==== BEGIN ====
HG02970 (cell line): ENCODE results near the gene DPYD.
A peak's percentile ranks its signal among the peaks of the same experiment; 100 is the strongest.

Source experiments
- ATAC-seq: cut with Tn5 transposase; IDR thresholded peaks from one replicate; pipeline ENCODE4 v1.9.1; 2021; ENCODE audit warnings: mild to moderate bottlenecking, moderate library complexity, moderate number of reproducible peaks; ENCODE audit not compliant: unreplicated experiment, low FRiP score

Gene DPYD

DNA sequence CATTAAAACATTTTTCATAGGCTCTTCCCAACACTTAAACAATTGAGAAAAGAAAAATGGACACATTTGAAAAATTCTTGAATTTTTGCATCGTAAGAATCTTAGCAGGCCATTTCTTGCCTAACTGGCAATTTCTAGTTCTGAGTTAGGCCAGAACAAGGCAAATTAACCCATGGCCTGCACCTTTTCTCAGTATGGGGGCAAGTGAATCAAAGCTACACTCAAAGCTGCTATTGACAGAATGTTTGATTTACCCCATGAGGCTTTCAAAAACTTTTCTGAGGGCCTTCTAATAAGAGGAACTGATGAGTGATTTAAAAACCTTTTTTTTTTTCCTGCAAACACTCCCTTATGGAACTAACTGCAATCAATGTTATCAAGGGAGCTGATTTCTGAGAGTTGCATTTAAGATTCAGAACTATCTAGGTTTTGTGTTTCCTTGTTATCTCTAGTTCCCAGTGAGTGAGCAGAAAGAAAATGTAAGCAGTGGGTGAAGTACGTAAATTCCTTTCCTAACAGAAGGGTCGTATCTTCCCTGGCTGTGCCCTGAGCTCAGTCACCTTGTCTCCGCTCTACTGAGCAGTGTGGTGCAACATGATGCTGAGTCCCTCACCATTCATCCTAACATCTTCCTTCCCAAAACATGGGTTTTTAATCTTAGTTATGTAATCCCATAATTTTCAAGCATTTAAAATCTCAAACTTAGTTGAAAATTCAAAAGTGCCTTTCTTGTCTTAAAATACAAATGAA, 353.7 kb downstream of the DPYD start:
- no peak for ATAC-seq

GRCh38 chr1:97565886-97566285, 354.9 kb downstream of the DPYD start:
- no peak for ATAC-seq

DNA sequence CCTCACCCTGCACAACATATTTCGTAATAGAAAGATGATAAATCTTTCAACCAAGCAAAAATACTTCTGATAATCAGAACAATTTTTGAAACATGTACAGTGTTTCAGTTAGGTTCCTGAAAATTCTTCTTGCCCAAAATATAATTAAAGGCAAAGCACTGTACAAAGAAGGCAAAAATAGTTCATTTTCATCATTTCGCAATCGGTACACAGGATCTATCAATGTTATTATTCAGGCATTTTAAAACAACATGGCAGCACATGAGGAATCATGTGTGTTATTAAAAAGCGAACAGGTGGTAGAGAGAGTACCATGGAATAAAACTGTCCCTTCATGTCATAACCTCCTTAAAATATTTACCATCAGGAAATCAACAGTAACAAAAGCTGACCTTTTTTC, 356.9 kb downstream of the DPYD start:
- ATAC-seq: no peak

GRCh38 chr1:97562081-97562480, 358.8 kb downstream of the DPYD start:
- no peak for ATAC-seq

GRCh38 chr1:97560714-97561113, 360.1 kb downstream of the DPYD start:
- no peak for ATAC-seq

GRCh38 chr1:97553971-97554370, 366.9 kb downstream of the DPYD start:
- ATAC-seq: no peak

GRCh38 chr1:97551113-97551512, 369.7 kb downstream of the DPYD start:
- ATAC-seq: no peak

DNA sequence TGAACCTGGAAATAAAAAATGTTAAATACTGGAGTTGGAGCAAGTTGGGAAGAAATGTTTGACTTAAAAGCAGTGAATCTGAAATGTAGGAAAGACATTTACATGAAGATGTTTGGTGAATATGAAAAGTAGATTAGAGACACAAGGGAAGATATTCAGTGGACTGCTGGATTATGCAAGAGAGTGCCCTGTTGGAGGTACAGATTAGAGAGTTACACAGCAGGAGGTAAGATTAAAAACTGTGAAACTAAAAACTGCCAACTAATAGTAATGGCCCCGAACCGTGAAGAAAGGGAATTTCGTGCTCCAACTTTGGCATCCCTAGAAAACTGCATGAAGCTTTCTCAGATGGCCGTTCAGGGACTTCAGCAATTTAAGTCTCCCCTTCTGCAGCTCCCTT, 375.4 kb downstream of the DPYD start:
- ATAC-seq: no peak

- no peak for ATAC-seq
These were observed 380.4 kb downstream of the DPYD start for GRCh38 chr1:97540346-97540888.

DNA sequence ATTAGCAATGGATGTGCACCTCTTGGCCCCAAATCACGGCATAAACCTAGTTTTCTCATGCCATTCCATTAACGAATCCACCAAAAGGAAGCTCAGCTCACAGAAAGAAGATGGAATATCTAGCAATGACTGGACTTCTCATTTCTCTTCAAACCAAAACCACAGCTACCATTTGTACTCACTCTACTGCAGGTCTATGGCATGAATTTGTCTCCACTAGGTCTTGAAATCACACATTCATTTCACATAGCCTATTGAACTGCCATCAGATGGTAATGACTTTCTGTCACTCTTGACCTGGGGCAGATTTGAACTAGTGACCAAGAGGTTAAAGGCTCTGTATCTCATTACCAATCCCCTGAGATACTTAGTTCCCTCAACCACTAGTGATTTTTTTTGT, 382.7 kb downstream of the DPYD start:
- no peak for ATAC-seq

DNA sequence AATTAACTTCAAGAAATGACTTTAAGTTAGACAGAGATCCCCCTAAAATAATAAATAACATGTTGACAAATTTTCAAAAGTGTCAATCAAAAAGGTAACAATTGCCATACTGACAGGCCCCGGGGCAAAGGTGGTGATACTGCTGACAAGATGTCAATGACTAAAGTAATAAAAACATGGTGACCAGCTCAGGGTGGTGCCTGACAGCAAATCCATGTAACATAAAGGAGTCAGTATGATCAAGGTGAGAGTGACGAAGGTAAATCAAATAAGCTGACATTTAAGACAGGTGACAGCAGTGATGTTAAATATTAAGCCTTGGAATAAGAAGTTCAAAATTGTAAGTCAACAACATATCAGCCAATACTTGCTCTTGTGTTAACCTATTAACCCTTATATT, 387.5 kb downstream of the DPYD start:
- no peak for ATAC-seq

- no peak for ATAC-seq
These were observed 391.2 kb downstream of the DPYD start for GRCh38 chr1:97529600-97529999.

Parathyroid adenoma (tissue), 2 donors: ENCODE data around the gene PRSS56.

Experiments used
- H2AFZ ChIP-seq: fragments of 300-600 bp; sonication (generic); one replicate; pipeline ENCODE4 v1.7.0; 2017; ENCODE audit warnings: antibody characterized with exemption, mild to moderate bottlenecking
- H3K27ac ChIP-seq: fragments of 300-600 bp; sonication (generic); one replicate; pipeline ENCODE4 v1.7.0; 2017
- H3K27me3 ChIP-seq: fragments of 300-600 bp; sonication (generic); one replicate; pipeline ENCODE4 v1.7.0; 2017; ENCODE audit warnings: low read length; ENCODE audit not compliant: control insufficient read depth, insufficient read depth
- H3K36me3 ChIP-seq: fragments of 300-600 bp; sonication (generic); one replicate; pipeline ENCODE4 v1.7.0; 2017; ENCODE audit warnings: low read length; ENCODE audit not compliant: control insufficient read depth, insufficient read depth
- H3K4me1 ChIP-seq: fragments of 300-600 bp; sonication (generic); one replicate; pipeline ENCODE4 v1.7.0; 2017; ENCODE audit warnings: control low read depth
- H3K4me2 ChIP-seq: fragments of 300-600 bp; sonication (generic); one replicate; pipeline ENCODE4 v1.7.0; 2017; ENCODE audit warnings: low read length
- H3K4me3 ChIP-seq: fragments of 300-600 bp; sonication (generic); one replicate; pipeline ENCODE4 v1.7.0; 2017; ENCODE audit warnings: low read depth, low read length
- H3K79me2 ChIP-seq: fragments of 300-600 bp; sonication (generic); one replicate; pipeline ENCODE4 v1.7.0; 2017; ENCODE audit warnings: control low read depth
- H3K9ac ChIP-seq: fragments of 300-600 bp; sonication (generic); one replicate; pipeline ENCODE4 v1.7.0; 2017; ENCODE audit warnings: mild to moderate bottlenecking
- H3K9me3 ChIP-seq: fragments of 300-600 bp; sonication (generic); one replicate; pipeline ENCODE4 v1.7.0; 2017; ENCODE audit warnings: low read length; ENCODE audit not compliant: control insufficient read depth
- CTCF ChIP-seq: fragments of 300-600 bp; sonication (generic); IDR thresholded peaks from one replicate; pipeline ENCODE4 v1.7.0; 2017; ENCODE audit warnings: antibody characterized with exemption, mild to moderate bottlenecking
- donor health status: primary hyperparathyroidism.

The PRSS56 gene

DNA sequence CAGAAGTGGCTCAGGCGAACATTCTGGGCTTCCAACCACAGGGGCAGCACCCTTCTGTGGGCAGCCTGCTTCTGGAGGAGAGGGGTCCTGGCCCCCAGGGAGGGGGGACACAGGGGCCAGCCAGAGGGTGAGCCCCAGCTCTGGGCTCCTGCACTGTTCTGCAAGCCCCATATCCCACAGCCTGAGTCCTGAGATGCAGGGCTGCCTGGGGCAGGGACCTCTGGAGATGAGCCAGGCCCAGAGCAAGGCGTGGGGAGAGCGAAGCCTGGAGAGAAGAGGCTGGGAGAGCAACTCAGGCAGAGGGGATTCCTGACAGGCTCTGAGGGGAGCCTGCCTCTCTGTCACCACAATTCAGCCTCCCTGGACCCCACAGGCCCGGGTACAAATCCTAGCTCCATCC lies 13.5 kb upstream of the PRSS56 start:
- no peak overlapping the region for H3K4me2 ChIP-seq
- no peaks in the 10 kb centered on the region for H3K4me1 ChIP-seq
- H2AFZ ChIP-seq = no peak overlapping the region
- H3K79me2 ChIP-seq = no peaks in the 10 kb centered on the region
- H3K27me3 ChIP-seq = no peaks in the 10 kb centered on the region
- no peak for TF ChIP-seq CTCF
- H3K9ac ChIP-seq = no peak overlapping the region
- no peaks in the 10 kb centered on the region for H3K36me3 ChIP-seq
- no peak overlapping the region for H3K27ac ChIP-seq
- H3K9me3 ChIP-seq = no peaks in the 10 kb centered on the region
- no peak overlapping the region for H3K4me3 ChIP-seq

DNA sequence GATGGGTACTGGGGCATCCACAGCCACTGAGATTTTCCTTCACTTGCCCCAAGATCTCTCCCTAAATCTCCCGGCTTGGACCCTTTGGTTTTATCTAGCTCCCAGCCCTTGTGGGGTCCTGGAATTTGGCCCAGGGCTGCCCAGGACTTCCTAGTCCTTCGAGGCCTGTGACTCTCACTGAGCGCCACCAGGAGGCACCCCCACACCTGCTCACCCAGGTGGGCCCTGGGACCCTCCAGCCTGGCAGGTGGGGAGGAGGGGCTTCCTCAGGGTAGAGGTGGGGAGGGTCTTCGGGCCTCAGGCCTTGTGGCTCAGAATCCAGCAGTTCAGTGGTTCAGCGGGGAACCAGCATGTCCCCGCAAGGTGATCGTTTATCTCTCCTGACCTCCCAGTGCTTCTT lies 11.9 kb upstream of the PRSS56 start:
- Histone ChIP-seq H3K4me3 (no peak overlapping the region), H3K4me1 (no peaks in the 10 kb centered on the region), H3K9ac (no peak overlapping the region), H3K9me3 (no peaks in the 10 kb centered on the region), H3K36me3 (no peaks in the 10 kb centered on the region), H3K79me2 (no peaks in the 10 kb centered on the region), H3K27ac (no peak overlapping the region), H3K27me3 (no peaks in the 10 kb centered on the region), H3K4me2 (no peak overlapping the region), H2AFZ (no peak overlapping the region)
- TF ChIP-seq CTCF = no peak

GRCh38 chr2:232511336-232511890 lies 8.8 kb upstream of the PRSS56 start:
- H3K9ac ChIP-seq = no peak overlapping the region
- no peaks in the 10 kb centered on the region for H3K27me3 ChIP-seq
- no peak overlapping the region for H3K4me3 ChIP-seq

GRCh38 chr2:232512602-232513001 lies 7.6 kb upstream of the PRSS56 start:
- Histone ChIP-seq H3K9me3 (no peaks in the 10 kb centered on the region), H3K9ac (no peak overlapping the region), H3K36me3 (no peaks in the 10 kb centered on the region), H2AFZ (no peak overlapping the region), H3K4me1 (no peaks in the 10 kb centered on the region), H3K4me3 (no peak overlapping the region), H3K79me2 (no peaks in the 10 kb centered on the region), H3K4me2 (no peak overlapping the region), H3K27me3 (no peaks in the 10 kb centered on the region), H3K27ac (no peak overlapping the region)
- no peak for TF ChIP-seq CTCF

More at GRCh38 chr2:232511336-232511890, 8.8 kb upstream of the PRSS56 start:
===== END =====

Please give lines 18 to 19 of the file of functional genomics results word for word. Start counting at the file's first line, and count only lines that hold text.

GRCh38 chr1:97551113-97551512, 369.7 kb downstream of the DPYD start:
- ATAC-seq: no peak